What Power We Hold

Humanity is a vessel of creation; its limitations defined only by the extent of its imagination. To wield such power can be viewed as both a blessing and a curse. On one hand, our ability to bring beauty and meaning to the complexity of life is a gift which we should eternally be grateful for. On the flip side, we must face the fact that our comprehension of existence will likely never be complete. We are prone to mistakes and in turn we must be willing to take responsibility for them.

In Aldous Huxley’s novel “Brave New World”, we are taken to a time that has experienced mistakes; a future where humanity has taken every precaution in protecting themselves from the unpredictable. The intoxication of purely existing has now been replaced by an onslaught of sensory delights. Civilians have become settled into a routine regiment of sex, drugs and obstacle golf; all of which are institutionalized by the World State government who presides over them. As a result, the people of this world have been reduced to a near infantile state of mind and activity. Each day they are guided from the workplace to the Fordson Community Singery, from the Singery to the feelies, and from there, back home to indulge in the next carnal pleasure of the moment. Despite a few slight variations, this is essentially a “rinse and repeat” situation for each consecutive day. Once Huxley has fully shaped the constructs of this society, it has become painfully clear that its people no longer realize their creative potential. They are but enthusiastic cogs in the “Community, Identity, Stability” machine; forever doomed to sustain their own blissful ignorance.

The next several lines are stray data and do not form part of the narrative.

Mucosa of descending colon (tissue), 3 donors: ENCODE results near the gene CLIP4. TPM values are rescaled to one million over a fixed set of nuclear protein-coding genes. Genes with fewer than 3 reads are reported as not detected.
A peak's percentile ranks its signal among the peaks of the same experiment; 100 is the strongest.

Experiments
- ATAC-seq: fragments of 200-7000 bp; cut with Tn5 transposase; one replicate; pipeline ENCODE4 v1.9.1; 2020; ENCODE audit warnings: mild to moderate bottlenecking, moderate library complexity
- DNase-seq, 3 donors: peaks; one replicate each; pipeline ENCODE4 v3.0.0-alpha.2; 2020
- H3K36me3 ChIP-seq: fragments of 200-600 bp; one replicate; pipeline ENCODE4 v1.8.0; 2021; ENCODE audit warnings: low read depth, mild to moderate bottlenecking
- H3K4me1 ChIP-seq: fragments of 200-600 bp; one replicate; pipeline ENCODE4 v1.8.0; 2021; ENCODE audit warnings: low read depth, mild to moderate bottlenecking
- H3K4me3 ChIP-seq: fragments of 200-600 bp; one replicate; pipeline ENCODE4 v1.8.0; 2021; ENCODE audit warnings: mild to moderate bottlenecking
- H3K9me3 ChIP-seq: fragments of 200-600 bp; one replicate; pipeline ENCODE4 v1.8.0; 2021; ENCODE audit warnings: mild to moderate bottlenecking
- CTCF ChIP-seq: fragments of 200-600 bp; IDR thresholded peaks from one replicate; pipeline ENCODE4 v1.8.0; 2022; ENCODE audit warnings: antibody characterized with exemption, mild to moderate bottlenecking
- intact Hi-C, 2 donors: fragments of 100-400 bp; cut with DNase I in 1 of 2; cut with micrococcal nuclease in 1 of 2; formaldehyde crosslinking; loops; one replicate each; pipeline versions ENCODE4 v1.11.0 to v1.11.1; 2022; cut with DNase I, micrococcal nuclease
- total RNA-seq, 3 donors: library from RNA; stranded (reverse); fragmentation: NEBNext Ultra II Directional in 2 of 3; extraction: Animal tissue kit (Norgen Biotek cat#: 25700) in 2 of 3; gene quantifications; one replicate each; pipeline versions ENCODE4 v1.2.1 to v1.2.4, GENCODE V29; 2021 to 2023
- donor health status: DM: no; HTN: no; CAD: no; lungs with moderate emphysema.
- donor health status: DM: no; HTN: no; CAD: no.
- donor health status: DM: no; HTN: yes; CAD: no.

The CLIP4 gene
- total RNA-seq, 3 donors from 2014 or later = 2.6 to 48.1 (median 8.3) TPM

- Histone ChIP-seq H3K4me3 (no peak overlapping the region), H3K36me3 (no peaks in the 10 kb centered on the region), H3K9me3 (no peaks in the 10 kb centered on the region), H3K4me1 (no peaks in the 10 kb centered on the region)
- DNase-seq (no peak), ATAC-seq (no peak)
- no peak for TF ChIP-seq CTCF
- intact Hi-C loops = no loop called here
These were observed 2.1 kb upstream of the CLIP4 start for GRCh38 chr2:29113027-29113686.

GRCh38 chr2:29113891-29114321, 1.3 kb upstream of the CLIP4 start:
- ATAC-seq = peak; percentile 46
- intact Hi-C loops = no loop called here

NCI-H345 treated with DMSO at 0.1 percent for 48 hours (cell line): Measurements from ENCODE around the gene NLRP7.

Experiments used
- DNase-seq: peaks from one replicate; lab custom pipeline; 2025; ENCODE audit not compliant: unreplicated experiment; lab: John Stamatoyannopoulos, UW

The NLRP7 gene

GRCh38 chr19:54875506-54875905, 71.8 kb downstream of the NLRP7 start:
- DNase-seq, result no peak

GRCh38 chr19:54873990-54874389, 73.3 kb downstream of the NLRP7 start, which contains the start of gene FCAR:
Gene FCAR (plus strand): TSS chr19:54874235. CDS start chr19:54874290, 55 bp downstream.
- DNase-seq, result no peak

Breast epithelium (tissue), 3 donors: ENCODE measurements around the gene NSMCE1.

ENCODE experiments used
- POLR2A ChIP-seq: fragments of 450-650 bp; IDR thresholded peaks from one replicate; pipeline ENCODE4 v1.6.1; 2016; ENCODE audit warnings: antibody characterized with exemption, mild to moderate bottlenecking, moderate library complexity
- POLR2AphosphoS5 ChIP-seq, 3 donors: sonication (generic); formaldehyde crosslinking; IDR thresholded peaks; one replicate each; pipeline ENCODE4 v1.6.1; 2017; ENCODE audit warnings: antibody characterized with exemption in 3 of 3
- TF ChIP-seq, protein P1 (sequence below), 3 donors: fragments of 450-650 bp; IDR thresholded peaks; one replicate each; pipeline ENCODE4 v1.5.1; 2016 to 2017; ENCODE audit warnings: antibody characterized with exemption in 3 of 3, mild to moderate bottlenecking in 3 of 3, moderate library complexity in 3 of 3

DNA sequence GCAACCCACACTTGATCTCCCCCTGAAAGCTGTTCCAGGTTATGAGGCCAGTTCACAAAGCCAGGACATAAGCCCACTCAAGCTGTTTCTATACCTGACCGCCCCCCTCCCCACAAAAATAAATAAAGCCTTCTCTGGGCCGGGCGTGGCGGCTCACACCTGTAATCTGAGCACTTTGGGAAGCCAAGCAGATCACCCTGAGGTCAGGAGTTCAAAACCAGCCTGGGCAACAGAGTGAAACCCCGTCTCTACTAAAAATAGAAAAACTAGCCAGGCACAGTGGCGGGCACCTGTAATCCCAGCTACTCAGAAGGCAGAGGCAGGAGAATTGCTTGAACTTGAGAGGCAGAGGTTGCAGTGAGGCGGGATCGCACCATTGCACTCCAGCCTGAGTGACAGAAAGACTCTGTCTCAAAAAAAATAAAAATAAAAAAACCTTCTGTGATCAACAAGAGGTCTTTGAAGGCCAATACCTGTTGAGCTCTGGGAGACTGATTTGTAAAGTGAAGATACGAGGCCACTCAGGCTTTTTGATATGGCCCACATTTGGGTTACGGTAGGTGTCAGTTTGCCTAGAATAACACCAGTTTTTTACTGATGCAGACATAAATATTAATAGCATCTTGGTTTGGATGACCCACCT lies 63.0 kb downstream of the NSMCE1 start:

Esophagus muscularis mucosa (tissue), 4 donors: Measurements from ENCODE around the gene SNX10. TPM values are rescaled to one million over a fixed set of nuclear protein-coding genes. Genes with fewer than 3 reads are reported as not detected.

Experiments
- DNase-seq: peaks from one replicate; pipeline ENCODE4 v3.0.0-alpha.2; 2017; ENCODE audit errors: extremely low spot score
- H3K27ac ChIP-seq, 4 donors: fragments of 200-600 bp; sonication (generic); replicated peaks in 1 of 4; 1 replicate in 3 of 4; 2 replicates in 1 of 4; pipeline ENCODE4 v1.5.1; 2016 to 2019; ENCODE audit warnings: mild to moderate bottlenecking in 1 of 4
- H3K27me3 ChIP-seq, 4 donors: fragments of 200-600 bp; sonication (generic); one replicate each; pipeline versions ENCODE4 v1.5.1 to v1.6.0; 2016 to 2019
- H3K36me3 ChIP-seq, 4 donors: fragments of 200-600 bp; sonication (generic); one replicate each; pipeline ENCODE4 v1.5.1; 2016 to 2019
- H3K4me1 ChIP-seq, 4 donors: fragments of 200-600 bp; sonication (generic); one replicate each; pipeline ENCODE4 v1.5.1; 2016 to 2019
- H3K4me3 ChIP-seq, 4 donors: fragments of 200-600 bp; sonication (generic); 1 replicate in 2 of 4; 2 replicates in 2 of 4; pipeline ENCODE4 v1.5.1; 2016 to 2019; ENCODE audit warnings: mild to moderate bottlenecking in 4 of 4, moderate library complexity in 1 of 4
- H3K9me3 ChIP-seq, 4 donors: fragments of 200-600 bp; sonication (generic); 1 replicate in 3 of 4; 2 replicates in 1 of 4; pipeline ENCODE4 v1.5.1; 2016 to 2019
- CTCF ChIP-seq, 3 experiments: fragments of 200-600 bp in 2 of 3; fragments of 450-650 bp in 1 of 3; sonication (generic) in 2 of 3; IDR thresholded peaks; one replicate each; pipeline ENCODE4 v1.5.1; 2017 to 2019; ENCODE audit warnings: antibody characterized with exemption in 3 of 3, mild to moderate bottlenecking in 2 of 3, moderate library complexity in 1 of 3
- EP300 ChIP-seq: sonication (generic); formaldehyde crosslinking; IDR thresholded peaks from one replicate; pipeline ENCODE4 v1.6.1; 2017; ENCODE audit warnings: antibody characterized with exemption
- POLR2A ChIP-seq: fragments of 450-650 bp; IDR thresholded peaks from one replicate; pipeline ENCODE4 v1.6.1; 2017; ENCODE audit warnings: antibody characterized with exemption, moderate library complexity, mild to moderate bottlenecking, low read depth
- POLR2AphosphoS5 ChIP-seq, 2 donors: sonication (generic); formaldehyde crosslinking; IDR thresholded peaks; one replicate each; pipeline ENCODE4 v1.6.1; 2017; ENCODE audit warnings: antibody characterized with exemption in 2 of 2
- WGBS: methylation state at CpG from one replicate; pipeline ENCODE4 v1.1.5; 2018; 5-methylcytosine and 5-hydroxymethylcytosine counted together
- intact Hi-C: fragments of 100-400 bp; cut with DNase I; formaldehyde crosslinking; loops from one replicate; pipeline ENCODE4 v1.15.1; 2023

If there could remain one beacon of light for these hopeless masses, it would manifest itself in John the Savage. He is a character who refuses to accept the so called benefits of World State society, adamantly casting away the temptations of a soma holiday, or even Lenina’s seductive advances. By sealing his own fate at the novel’s end, he remains the one true piece of resistance; perhaps even a martyr for humanities sake. Huxley knows that John’s choice may not impact the fictional world he was apart of, but the message may reach the consciousness of his readers. The message being that humanity is worth fighting for, even in the face of insurmountable odds similar to what John faced. If were to give in, then we may be lost forever….. never to create again.

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